One of the most recognized traits of a Hawaii home is the Jalousie Windows.
‘Jalousie’ is the technical designation for what you are likely familiar with as ‘louvered’ windows.
They consist of a series of horizontal slats, which overlap and are may be contained inside a pane of glass. Usually some sort of crank device is employed to operate the window, and rotate the slats to open and close them. Jalousie windows can be constructed out of a huge variety of materials, including glass, metal, plastic, and wood.
So what makes this style of window so popular in Hawaii?
In a nutshell, it’s the climate. During the time most of the homes on the islands were being constructed, most window designs opened from the bottom or side only. Jalousie windows allow the entire surface area of the window to be opened, which facilitates airflow.
This enhanced air flow has the side-effect of cooling homes, making this style quite popular in warm climates across the globe. There are other benefits to employing this style of window as well. You can adjust your slats to face downward to keep them open even during the rain, and they even help with dispersing cooking odors from your kitchen!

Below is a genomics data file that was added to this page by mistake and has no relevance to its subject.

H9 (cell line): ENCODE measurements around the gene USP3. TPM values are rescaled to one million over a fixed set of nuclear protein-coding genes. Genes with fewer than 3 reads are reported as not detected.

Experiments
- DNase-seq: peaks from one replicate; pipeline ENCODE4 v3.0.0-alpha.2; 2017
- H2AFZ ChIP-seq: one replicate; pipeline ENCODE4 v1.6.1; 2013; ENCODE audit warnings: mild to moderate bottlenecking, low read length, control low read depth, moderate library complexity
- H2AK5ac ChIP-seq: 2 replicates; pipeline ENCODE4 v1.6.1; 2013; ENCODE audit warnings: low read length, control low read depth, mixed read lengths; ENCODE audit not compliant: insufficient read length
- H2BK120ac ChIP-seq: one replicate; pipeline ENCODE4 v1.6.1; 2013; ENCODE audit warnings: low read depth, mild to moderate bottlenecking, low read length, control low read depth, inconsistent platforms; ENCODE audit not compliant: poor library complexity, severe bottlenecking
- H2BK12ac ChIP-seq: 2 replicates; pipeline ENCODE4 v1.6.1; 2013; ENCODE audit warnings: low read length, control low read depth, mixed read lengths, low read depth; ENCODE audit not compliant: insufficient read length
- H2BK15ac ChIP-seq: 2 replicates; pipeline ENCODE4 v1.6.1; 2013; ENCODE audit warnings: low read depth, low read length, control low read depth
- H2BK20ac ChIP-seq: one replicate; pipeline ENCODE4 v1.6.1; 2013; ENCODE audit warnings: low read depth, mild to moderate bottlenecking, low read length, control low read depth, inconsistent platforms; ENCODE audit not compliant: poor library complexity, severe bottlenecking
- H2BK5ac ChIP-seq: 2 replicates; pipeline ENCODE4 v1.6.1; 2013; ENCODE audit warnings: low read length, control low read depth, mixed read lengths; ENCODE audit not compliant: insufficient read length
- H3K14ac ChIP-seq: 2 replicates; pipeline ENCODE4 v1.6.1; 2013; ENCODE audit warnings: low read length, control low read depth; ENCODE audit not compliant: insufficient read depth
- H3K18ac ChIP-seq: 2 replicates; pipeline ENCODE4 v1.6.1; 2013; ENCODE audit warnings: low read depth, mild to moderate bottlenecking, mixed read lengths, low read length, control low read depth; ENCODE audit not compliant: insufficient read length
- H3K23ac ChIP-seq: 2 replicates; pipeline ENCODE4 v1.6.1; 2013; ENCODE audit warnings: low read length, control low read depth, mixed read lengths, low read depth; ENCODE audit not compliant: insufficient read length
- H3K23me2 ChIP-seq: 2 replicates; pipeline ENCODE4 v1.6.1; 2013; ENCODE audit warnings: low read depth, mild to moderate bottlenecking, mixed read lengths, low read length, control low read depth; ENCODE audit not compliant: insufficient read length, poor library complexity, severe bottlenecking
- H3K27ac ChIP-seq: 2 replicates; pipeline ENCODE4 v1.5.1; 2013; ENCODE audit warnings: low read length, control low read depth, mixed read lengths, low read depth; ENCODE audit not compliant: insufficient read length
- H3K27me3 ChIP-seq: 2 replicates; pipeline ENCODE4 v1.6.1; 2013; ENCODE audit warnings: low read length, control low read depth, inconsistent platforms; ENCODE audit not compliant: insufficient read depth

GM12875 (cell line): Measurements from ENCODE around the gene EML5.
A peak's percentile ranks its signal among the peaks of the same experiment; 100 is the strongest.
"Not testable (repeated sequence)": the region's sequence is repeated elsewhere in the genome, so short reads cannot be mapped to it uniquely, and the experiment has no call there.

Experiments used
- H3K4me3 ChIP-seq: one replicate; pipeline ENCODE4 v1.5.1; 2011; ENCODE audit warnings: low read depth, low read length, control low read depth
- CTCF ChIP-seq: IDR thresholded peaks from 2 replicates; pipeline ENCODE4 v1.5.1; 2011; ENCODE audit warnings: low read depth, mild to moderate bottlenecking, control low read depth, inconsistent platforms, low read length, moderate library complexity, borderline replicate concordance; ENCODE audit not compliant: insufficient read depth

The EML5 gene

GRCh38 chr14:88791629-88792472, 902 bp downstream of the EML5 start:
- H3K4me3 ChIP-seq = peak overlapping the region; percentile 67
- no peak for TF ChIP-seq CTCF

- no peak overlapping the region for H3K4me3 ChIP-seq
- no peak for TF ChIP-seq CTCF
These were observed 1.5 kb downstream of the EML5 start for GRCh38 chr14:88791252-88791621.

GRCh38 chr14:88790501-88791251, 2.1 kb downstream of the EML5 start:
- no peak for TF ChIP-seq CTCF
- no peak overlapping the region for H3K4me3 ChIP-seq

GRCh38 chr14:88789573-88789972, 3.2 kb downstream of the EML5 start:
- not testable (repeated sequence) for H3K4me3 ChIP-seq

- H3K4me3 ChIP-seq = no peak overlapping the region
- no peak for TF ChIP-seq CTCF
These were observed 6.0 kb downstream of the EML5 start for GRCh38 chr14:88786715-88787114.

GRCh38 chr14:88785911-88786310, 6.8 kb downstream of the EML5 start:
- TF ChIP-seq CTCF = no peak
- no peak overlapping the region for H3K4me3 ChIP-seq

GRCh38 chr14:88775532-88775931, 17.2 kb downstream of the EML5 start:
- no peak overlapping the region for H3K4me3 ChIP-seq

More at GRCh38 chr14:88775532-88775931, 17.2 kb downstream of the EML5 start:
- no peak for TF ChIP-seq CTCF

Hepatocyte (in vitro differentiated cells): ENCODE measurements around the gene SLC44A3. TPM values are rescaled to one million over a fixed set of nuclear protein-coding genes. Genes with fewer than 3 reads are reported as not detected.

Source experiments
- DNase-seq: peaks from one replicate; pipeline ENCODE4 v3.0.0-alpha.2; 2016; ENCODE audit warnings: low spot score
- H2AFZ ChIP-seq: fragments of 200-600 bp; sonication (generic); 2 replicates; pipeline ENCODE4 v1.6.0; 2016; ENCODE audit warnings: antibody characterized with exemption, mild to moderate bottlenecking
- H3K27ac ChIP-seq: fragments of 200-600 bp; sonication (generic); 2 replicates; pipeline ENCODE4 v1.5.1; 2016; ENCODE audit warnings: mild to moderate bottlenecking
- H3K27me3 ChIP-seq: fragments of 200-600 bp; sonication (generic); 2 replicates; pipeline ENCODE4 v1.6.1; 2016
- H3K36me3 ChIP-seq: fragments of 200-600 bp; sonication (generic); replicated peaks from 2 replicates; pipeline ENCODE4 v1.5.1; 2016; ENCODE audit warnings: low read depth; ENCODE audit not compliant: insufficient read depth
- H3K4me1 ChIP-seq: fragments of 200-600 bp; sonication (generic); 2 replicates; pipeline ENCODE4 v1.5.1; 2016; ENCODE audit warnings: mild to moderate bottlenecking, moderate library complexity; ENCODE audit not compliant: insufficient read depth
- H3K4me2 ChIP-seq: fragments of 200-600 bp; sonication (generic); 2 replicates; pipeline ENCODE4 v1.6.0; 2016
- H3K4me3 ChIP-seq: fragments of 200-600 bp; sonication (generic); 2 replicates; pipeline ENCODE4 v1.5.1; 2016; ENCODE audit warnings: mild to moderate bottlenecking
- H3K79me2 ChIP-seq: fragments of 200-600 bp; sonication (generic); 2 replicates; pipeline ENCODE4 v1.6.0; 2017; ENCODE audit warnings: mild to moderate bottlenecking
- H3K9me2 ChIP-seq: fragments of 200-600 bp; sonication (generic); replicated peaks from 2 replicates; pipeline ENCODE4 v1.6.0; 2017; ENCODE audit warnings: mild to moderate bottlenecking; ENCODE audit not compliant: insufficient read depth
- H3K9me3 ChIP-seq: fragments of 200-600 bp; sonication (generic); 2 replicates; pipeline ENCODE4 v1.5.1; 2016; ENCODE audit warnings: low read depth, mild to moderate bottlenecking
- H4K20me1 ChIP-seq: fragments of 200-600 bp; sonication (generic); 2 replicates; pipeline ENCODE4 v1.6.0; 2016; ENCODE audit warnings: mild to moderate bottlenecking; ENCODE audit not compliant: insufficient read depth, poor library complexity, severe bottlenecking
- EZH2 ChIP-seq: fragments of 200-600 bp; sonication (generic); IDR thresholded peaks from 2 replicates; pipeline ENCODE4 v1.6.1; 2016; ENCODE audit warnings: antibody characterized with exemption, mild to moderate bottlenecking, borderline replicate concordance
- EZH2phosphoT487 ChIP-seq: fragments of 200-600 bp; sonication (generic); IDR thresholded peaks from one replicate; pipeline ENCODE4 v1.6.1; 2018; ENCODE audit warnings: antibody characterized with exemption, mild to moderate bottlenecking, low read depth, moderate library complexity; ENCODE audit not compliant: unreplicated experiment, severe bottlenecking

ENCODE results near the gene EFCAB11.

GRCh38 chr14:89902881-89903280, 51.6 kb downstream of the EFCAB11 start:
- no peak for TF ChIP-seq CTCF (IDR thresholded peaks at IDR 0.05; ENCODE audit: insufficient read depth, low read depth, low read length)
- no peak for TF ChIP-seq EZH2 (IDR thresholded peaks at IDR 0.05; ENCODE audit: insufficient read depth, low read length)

Jalousie windows do have some drawbacks as well, however. One of the biggest is that it is nearly impossible to create a good seal because the slats are designed to overlap rather than fit together. This means that as far as energy efficiency, this design leaves a lot to be desired. Additionally, the fact that the window is comprised of individual slats can be a real security risk. Intruders can actually remove parts of the window from the outside and gain easy entry to the property.
So is this style of window right for you?
The first thing to do is to check your local building codes and speak with your contractor. They will be able to discuss the pros and cons of this alternative window styling in more detail with you, and help you determine if it is something that would work well for your home.